As the ADA Turns 29, We Still Have Work to Do
Last year, I indicated how difficult it was to put in words how much I appreciate the Americans With Disabilities Act. This year, after dealing with many forms of discrimination, trying to grow into my own person as an adult and starting the process of fighting many battles on my own, I appreciate the ADA, but struggle a little more when talking about it because I believe there is room for improvement.
It’s outrageous that we have to put be laws in place to start acceptance of certain groups in society. Often these laws have amazing qualities and intentions, but also have stipulations that don’t account for the whole picture. I’m thankful the ADA most likely helped me get further along than an elementary education, even though I no longer need educational accommodations as I finish up my bachelor’s degree. I’m thankful I got to grow up and experience life with my family instead of being forced into an institution like many people who came before me.
I’m thankful for the ability to start my own independent dreams and family one day, but lack of access still makes that a daily emotional and physical struggle. I’m thankful for buildings that are accessible enough for me to somewhat adapt or find my way around, but my heart definitely hurts when coming across buildings that aren’t accessible or were grandfathered in, so owners only have to make their establishment accessible if they can afford it or frankly care to understand the importance of the law. It feels like a slap in the face as we want to work to be an inclusive society (as we should be), but there are still many situations where people with disabilities are forced into feeling like outcasts or expected to be grateful for the limited opportunities we have.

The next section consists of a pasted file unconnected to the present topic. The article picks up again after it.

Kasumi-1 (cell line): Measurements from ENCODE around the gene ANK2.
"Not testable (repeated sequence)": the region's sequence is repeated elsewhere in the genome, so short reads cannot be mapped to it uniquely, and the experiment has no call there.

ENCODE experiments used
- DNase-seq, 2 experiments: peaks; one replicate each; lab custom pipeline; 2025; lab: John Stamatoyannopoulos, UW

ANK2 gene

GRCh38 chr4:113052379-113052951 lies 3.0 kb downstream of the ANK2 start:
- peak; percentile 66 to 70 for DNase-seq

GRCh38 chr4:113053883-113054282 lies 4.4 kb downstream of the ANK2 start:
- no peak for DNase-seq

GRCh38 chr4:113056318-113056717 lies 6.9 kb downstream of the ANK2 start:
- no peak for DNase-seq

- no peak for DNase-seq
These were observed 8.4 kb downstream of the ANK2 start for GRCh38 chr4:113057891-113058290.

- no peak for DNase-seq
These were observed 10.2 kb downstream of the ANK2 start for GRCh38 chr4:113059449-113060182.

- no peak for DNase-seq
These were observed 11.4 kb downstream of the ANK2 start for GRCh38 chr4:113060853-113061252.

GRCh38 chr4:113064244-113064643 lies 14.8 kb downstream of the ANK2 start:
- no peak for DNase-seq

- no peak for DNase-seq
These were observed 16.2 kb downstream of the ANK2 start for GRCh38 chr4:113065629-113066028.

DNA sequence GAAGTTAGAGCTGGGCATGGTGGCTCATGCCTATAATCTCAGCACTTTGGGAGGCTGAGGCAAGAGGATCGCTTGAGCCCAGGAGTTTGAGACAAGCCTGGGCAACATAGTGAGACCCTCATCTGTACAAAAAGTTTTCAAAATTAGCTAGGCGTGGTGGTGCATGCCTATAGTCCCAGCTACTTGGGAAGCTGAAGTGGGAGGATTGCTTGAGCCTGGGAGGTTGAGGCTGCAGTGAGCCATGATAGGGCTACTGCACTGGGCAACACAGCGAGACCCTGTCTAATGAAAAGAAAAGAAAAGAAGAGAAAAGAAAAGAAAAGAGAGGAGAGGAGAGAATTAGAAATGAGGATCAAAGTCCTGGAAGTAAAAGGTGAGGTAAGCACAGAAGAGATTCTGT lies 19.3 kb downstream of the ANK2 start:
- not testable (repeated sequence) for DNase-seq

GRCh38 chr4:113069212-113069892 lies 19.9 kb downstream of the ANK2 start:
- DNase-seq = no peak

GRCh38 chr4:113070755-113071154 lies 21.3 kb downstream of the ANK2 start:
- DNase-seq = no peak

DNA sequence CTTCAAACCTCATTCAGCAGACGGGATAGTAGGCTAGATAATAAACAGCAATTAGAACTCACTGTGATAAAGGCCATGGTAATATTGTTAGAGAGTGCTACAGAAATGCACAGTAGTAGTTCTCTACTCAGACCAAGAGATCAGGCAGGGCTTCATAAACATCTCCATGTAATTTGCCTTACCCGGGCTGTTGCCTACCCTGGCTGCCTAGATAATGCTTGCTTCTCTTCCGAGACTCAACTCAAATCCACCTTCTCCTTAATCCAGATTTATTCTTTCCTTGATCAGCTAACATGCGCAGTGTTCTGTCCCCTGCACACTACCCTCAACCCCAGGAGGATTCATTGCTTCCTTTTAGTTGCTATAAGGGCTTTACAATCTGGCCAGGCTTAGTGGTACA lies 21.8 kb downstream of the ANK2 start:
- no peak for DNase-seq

I am thankful for the equipment I’m given to live life, but the fight for it is unnecessarily exhausting. I am thankful for the chances the ADA has given me and so many others, but it is our turn, as successful and supportive adults, to make important improvements for the younger generations.
Happy 29th year to the Americans With Disabilities Act. Thank you for making me into the fierce and hopeful adult I am today. I believe not only all public places should be accessible, but homes and cars should be built to be accessible as well. I believe it is the only way we can start to be respected and see our equal value in this world. Times change and our standards of accessibility should change too.
We have a long way to go, but 29 years of awareness has made our dreams possible, noticeable and admirable.
Getty image by designer491.